GCERF partnership convenes first regional conference in Mali: Forum on Peace and Prevention of Violent Extremism

GCERF partnership convenes first regional conference in Mali: Forum on Peace and Prevention of Violent Extremism

GCERF partnership convenes first regional conference in Mali: Forum on Peace and Prevention of Violent Extremism

“The problem of insecurity, is that the longer it lasts, the more it takes root.”

-Community leader from Meneka, Mali

Violent extremism in the Sahel is a force of instability that is affecting an increasing number of countries in the region, as groups expand their influence. Local communities bear the brunt of this phenomenon, experiencing numerous deaths from violent extremists and hard security responses to the insecurity they cause, as well as significant displacement and disruptions to their livelihoods and educations. At the same time, local communities are best placed to both understand and address the underlying factors that violent extremists exploit to gain power and legitimacy. In other words, they hold the key to success of prevention efforts against violent extremism.

In November, GCERF, in partnership with the Government of Mali and the African Union, convened the Forum on Peace and Prevention of Violent Extremism.  The conference connected communities affected by violent extremism with decision-makers and government actors, and identified community-based solutions that can be used to inform policy and programming in the region. The participants in the conference, who represented all regions and many social groups in Mali, wrote a declaration that calls for local solutions and gives specific recommendations for addressing root causes of extremism.

One of the principal successes and innovations of the conference was the diversity of participants, who came from communities across Mali, and who are often left out of conversations around solutions to the problems that affect them. Participants included youth, traditional community leaders, internally displaced persons, victims of modern slavery and violent extremist groups, ethnic-based defense groups, community workers, local organisations, government officials, and donors, African Union Youth Ambassadors for Peace and delegations from Burkina Faso and Niger.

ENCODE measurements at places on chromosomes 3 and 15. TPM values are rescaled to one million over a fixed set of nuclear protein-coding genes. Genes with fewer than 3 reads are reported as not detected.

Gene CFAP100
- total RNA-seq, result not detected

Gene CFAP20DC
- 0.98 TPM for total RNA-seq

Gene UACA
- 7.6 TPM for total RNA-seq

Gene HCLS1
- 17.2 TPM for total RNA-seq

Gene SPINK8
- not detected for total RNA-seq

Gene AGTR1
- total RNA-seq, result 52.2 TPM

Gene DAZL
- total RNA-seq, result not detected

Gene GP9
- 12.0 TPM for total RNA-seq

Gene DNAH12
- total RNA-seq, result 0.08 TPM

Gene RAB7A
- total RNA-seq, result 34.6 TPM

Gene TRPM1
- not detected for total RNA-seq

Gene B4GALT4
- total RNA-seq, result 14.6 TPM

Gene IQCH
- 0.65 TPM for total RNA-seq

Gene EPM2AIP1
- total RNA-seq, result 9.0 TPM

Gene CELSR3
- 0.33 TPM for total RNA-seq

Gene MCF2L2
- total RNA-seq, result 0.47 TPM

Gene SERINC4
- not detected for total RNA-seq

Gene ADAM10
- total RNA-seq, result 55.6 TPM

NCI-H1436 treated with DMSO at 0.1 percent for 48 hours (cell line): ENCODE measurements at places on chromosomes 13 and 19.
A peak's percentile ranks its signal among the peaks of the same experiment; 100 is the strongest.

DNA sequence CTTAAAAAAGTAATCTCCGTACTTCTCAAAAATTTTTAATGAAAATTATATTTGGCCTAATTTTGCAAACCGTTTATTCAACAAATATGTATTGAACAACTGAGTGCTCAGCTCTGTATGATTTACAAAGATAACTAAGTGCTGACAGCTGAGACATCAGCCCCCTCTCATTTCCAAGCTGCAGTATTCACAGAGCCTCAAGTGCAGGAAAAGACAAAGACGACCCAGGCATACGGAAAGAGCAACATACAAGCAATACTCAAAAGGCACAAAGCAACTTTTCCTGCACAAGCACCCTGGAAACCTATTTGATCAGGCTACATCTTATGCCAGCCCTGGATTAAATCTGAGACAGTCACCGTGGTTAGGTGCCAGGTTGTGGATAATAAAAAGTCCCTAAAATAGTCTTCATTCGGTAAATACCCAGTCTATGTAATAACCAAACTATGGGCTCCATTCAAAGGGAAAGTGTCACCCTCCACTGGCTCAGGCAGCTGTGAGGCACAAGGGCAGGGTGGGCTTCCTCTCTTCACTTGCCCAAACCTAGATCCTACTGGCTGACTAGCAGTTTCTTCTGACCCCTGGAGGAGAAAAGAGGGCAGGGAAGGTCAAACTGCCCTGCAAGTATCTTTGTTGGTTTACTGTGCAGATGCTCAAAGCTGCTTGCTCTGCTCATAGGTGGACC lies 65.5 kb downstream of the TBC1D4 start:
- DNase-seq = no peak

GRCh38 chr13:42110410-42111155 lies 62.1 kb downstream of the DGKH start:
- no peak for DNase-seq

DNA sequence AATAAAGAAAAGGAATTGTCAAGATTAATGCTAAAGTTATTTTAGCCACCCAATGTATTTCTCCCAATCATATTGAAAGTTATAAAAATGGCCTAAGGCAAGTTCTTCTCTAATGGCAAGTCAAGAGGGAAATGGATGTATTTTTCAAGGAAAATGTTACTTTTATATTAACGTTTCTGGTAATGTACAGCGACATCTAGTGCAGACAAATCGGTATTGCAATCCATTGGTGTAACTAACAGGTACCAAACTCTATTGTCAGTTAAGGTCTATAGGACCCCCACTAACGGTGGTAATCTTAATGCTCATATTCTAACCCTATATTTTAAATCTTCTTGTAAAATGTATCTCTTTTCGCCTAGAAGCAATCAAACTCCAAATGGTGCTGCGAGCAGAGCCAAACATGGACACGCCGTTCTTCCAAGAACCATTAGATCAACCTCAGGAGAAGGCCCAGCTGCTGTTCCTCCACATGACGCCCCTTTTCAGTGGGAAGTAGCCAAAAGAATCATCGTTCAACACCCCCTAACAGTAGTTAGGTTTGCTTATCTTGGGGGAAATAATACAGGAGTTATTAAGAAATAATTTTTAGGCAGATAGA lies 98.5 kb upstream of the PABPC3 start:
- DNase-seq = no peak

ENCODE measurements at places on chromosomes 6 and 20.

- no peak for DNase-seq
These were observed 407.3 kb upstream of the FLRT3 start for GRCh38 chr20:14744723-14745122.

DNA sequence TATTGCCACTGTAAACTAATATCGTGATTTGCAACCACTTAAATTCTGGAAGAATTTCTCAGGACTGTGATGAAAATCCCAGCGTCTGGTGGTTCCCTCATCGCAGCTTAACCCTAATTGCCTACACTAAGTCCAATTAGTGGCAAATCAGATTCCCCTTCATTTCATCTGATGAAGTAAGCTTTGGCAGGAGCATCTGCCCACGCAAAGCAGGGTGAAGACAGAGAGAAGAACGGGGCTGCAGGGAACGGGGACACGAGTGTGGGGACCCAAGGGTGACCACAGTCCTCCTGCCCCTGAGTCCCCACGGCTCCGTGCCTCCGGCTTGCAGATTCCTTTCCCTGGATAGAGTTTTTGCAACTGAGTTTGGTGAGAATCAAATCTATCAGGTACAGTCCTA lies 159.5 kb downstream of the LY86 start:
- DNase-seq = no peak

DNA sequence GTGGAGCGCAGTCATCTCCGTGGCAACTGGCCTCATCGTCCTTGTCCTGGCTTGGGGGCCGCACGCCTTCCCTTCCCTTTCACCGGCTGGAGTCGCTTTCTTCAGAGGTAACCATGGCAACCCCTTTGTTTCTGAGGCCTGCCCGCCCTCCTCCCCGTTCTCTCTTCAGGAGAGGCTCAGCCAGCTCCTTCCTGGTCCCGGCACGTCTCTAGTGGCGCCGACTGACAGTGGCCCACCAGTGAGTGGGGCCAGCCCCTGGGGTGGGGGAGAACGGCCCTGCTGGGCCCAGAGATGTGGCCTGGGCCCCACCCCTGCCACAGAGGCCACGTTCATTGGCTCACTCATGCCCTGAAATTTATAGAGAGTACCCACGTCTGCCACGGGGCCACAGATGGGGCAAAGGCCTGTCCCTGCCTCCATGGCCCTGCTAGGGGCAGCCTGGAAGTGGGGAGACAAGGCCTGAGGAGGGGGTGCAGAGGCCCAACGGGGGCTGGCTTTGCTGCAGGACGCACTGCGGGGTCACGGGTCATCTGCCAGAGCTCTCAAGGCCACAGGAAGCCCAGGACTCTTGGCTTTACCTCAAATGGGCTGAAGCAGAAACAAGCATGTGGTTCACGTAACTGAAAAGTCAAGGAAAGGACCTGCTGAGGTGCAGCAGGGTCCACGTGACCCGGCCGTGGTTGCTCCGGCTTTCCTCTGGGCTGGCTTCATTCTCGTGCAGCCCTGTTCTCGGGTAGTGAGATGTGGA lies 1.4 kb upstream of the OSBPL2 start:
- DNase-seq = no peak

The conference succeeded in gathering and elevating community perspectives on the solutions that are urgently needed to address the root causes of violent extremism. Community working groups discussed topics that included land and natural resource management, interethnic cohesion, good governance, the role of the media, and the creation of socio-economic opportunities.

Communities emphasized localised solutions to localised problems starting with a redefined and lasting social contract with the government. Participants emphasized that community members often join violent extremist groups because they lack other feasible ways to protect their property or their communities from insecurity. Misunderstanding this essential need in responses to insecurity can entrench community grievances and drive them further towards these groups. One young participant stated:

“If you treat me as a terrorist when I just joined to protect my property, I will give myself to the terrorists.”

The conference showed the gap that often exists between policymakers and community members whose buy-in is essential to create resilience to violent extremist narratives, and the unique value GCERF plays in connecting these actors. As one participant stated during discussions over solutions to conflict over natural resources – which GCERF’s local partners have identified as a key driving factor towards violent extremism, –

“Local management is therefore essential.”

Testimonies reiterated the importance of a deep understanding of driving factors of violent extremism and communities, who understand these factors best, must be at the forefront of prevention efforts. GCERF’s approach, which puts local communities and local community organisations at the forefront of designing and implementing solutions, shows how this can be done in close coordination with local authorities.

The Declaration drafted by participants and a panel of experts will be delivered to the President of the Transitional Government and will be used in GCERF’s advocacy with donors and governments as a framework for policy and programming. Recommendations were made on:

  • governance​
  • political and institutional reforms​
  • employment​
  • security​
  • social cohesion and​
  • media.​

Leave a Reply

Your email address will not be published.